A Simian Symphony: 1st Place 2023 Brain Initiative "Show Us Your Brains" Contest
Kari Hoffman is the Principal Investigator in the Perception Plasticity & Learning Lab at Vanderbilt University, and studies the neural mechanisms underlying perception and memory formation. As a pioneer in freely-moving recordings, she was an early adopter of the DBC Deep Array due to its ability to record from deep structures in the NHP brain, while providing dense recording sites and enabling single neuron resolution across hippocampal layers.
Recently, Kari and her student Saman Abbaspoor collaborated with Tyler Sloan at Quorumetrix Studios to create a visual and auditory representation of hippocampal sharp-wave ripples (SWR). The resulting video was awarded 1st Place in the 2023 BRAIN Initiative: Show Us Your BRAINs! Photo & Video Contest titled "Simian Symphony: Ripple Assemblies During Rest".
The symphony is based on 256-channel wireless recordings using high-density linear arrays (DBC Deep Arrays). The electrodes span the CA1 layers of a macaque during sleep and breaks from learning in a freely-behaving enclosure. During these states, the CA1 region generated SWRs, at which time synchronized ensembles of units are known to replay sequences of activity from previous experience. These ripple events were extracted together with isolated unit activity that occurred during the ripples. In the video, the unit activity is displayed according to that cell's location in the CA1 layer, and the cell type was selected according to physiological and anatomical features (pyramidal cells, basket cells, and dendritic layer interneurons).
The spike-sorted units were each associated with a unique pitch based on their depth within the hippocampus. Deeper neurons had lower pitches, whereas more superficial neurons had higher pitches. The pitches were mapped to a C-major scale of a midi piano - low-end notes were given the timbre of an acoustic bass, while high-end notes were assigned the timbre of a marimba. In this brief clip, spike units from several confirmed SWRs were shown in sequence. The similarity between SWRs was determined from the unit vectors for each ripple, and they were deemed similar if the units spiked a similar number of times in that ripple epoch. The resulting display gives an impression of the intricate spatiotemporal coordination that is the signature of the SWR, and may account for its presumptive role in forming lasting memories.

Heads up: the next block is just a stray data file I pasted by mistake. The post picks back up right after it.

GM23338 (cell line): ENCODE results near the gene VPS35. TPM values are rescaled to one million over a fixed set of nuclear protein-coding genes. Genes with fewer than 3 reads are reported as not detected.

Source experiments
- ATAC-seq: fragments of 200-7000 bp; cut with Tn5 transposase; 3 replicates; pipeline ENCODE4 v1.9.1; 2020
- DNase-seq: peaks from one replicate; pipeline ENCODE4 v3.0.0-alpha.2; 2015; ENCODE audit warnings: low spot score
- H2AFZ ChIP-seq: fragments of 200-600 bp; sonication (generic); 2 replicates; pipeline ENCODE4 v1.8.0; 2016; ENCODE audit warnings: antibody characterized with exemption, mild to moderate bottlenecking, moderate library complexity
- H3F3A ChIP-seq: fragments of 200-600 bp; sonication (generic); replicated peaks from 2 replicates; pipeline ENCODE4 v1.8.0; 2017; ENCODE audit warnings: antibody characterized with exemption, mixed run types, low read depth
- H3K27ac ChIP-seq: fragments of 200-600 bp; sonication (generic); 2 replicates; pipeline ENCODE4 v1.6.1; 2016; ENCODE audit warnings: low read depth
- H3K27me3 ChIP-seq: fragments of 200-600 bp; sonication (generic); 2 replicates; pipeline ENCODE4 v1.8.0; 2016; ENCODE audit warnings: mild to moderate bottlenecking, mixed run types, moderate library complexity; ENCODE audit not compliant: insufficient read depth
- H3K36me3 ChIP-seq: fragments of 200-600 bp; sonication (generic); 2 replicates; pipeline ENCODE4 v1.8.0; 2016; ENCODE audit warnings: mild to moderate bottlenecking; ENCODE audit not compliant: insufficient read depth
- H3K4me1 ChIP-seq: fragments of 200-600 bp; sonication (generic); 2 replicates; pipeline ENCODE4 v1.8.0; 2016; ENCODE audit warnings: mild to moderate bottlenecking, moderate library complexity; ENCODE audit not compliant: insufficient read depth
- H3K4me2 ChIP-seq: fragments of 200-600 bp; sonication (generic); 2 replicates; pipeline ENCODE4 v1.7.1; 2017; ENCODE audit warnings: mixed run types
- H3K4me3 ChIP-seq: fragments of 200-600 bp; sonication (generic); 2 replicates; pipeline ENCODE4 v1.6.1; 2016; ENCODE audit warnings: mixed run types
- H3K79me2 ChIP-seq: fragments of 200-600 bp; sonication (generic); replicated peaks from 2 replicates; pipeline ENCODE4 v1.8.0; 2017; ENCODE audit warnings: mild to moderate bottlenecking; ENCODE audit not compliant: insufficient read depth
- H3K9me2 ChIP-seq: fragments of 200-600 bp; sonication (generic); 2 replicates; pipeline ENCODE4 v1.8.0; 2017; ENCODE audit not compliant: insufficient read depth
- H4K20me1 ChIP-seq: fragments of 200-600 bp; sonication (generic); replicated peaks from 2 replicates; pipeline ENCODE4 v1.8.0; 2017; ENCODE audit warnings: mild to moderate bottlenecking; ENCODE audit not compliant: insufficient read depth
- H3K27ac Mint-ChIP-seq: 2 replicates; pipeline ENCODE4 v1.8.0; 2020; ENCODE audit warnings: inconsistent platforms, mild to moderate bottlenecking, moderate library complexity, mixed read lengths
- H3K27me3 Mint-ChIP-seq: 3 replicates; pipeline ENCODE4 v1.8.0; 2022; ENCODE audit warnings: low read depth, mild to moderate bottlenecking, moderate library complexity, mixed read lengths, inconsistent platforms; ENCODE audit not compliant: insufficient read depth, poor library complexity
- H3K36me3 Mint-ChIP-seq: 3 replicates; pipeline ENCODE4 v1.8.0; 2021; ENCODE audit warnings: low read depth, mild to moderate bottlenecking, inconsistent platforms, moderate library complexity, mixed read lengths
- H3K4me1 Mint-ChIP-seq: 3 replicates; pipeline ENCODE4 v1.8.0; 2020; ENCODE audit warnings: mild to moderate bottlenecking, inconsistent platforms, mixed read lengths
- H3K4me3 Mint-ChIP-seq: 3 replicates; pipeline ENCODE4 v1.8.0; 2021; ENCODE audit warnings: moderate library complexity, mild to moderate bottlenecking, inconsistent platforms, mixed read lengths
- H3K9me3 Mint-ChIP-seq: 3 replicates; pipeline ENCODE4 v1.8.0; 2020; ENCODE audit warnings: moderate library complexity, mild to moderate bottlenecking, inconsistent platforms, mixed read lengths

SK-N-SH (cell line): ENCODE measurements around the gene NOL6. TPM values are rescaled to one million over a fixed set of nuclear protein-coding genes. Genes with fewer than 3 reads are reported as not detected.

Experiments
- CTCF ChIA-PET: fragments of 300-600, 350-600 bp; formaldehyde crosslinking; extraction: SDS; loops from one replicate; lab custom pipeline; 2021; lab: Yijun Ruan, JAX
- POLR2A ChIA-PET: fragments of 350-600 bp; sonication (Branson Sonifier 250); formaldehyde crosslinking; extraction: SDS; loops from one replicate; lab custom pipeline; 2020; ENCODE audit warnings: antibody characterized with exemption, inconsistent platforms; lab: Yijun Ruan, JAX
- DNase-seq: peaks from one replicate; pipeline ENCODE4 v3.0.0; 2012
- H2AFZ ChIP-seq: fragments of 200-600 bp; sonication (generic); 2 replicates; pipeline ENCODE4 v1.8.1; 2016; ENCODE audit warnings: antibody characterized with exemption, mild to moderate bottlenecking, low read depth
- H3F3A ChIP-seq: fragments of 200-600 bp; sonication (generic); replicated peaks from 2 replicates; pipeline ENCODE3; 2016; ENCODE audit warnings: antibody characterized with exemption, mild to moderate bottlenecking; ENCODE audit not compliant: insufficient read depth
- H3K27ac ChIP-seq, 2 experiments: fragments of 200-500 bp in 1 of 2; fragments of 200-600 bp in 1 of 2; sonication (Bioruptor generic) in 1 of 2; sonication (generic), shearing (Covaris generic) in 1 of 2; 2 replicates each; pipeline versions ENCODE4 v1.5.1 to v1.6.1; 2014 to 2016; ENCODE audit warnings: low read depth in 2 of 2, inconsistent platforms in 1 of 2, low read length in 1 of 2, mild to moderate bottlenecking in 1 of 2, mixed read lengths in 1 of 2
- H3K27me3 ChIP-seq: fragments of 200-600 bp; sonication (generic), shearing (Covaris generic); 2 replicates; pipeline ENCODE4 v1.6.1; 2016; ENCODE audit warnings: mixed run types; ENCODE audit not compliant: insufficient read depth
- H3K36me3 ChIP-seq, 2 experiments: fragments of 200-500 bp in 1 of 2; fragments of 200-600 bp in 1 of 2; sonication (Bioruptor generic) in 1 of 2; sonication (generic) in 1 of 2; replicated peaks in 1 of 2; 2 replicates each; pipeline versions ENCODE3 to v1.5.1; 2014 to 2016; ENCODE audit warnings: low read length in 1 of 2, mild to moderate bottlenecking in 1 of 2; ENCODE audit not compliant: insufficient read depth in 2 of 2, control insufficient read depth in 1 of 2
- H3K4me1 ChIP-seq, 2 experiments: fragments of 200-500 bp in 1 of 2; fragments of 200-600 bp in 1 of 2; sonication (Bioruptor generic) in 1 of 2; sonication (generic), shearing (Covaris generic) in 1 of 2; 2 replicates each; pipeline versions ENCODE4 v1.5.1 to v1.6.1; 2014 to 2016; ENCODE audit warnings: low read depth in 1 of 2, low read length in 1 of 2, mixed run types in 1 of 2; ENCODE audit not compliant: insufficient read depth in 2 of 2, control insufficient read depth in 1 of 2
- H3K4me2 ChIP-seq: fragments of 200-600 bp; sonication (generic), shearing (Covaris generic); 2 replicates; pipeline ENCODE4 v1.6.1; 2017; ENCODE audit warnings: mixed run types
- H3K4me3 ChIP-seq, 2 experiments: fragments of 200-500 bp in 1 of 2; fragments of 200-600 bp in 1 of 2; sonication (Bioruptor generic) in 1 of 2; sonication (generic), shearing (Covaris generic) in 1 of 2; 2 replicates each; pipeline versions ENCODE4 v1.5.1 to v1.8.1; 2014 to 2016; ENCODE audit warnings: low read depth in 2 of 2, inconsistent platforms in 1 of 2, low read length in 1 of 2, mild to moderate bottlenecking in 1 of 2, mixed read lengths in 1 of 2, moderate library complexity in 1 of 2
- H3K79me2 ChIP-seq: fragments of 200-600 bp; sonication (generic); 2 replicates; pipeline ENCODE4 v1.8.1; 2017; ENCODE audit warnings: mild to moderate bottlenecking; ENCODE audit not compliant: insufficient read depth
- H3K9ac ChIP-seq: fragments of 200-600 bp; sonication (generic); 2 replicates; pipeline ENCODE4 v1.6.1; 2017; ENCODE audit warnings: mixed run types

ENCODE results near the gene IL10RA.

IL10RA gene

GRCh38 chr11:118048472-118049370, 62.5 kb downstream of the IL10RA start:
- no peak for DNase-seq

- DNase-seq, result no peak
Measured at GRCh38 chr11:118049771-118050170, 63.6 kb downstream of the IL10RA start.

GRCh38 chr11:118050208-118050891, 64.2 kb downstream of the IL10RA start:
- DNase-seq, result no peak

The animals in this study performed a sophisticated memory task on two different levels with four touch screens. This was possible because of the wireless recordings.
This recent pre-print from the Hoffman lab by first author Saman Abbaspoor describes the data used to generate the video and results: Theta- and gamma-band oscillatory uncoupling in the macaque hippocampus.